Re: NMI handling rework for x86

From: Dipankar Sarma (
Date: Fri Nov 15 2002 - 03:13:38 EST

On Fri, Nov 15, 2002 at 02:40:10AM -0500, Zwane Mwaikambo wrote:
> On Fri, 15 Nov 2002, Dipankar Sarma wrote:
> > The RCU part is fairly simple - you want to avoid having to acquire
> > a lock for every NMI event to walk the handler so you do it
> > lockfree. If a process running in a different CPU tries to
> > free an nmi handler, it removes it from the list, issues an
> > rcu callback (to be invoked after all CPUs have gone through
> > a context switch or executed user-level code ensuring that the
> > deleted nmi handler can't be running) and waits for completion of
> How are you so sure the handler isn't running? You can get an NMI after
> any cpu instruction inbetween all of that happening, not to mention that
> it can happen on multiple processors means since its a shared nmi handler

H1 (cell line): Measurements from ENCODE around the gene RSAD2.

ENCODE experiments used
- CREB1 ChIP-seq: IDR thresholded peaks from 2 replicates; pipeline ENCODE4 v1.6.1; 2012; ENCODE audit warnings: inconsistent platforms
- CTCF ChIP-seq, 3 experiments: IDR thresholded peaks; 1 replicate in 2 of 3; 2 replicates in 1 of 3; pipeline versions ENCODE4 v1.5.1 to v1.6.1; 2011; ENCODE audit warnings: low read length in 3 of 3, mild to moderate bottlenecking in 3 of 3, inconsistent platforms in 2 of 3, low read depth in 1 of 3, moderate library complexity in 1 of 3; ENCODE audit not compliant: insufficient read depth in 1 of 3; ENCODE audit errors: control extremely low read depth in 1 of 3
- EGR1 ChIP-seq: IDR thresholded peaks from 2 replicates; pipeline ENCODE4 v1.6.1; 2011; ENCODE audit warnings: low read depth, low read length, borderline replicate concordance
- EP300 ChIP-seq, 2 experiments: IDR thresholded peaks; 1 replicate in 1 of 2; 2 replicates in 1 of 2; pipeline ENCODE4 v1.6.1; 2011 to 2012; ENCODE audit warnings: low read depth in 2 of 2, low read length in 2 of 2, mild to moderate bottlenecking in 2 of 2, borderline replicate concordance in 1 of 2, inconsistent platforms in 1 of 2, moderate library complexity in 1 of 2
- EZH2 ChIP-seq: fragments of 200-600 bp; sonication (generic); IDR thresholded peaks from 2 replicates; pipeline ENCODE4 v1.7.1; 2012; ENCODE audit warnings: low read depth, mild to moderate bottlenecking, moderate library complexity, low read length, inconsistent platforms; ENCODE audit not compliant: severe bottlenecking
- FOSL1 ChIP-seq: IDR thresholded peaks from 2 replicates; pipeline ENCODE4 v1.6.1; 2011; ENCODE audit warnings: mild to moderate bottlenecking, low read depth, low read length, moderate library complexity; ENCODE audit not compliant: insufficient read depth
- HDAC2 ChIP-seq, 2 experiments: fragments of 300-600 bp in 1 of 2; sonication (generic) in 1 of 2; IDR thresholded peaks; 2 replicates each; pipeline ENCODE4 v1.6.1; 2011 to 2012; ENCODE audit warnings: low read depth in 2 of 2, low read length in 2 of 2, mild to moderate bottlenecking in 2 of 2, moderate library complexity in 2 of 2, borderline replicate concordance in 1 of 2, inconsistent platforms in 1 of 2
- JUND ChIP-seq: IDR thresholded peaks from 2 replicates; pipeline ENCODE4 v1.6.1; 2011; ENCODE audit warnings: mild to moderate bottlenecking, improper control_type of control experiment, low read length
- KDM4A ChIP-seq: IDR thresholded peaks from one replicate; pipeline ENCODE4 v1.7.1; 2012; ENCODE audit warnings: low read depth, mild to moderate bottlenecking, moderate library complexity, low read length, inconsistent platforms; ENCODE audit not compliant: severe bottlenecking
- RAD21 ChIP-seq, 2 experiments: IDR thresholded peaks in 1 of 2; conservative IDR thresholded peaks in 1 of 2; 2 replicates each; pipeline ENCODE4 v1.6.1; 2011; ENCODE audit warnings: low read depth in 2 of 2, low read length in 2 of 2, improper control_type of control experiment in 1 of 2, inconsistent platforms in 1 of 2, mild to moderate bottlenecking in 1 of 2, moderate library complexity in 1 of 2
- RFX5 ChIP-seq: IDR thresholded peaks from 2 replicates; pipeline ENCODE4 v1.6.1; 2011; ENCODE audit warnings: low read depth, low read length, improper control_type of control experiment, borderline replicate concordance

> list, you're almost never going to find that list not being traversed at
> some stage by a processor. Try synchronising the cpus for a removal when
> they're all handling an NMI every millisecond.

Once you remove a handler from the list, any subsequent NMI is *not*
going to see the handler. So even if another CPU is executing the same
handler, if you wait for the RCU callback, you can guarantee that
no-one is executing the deleted handler. RCU will wait for all the
CPUs to context switch or execute user-level code atleast once.
That meant any other CPU which might have been executing the NMI
handler at the time of deletion has now exited from the handler.

> I don't think you can rely on completion() to ensure this. Its hardly an

Corey's code doesn't rely on completion() to ensure this, it relies
on RCU to make sure that nobody is running the handler. The key is
that once the pointers between the prev and the next of the deleted
NMI handler are set, subsequent NMIs aren't going to see that handler.
context switch/user-level means that CPU must have exited any
NMI handler it may have been executing at the time of deletion.

> atomic operation in this context, whats wrong with spin_trylock(nmi_handler_lock)
> and do an early bailout on failure?

spin_trylock modifies the lock cacheline, so cacheline bouncing.


Dipankar Sarma  <>
Linux Technology Center, IBM Software Lab, Bangalore, India.
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